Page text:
Thesis or dissertation
Date of this Version
The smaller islands of the archipelago of New York City (NYC) have built heritage that reflects the history of quarantining undesirable and vulnerable populations in institutions such as hospitals, asylums, and prisons. North Brother Island (NBI) in the East River is one such place, home to Riverside Hospital and other institutions from 1885-1963. The NYC archipelago is vulnerable to multiple effects of climate change including sea-level rise, shoreline erosion, increased flooding, and storm surge. In order to confront the dangers that climate change presents to the built heritage on NBI, a hybrid approach of preservation interventions and landscape architecture strategies are needed.
Using a values-based preservation approach as the foundation, I developed a projective design to address shoreline erosion, building stabilization, selective deconstruction, and public access to NBI, which is currently managed as a bird sanctuary. I have designed a low energy tidal zone on the rapidly eroding northeastern shore of the island using constructed reefs. The area of the island where colonial wading birds have nested is protected from human access with a dry-laid masonry wall. Both the reef and wall are constructed with debris recycled from buildings on the island that need to be deconstructed due to instability. The forestry strategy augments the existing vegetation on site and uses salt tolerant species in the meadow, woodland, scrubland, and wetland, which will all be increasingly inundated as sea-levels rise. The design solution will allow for limited and seasonal access to this island with a rich and important quarantine history.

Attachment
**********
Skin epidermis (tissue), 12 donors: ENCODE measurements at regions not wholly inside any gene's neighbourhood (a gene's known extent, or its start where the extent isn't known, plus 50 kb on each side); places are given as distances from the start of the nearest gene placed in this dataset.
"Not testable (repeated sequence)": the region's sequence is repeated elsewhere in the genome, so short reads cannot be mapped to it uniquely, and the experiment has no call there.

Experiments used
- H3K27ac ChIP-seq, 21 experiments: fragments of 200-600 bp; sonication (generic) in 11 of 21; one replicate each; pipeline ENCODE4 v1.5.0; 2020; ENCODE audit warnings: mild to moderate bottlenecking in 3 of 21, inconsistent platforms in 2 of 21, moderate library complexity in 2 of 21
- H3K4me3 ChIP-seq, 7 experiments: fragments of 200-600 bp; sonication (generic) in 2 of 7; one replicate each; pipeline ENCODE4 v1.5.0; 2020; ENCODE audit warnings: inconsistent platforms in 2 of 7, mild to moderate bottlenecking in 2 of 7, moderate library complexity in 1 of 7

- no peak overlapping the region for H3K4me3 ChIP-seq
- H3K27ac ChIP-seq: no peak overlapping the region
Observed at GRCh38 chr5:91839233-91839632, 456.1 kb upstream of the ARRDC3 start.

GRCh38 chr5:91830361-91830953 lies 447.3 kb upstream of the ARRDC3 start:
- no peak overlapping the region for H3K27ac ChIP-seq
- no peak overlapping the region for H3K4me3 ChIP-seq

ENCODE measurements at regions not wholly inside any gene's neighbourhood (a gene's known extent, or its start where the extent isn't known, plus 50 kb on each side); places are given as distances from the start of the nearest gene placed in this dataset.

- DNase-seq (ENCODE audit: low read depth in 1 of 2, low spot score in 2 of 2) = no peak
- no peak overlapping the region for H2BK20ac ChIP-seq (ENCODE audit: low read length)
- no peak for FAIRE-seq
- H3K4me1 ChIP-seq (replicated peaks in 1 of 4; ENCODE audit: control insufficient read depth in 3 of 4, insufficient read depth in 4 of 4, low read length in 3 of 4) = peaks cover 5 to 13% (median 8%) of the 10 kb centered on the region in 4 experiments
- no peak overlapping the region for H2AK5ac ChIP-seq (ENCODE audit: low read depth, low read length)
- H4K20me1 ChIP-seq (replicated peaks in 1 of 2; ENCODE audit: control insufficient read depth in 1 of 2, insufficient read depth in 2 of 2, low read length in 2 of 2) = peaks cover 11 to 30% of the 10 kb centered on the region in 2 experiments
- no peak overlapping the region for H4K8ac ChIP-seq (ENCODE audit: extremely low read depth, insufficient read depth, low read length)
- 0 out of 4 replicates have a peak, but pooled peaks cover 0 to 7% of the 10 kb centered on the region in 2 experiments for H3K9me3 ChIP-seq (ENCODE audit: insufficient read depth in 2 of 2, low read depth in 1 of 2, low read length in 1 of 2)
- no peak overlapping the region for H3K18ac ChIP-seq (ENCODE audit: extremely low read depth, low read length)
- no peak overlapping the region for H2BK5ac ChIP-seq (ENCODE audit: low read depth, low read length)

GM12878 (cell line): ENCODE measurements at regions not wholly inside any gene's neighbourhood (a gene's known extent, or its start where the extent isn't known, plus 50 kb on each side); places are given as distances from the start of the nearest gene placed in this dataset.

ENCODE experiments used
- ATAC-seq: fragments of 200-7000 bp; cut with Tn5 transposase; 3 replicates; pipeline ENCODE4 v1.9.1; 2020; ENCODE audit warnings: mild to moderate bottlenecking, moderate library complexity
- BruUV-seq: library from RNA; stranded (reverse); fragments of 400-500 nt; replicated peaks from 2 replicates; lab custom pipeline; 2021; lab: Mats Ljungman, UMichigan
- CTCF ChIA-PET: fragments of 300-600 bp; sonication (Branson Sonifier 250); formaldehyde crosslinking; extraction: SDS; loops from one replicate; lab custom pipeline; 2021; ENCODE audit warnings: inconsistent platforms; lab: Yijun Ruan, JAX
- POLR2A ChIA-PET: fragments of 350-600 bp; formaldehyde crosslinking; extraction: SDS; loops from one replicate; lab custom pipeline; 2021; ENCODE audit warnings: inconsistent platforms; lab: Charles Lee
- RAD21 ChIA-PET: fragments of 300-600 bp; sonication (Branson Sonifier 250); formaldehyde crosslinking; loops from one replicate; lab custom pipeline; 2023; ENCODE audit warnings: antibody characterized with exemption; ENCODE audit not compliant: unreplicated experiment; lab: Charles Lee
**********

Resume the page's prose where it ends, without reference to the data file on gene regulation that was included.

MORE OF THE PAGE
South Bronx, Riverside Hospital, abandonment, urban wild, Rikers Island
Date Posted: 31 May 2016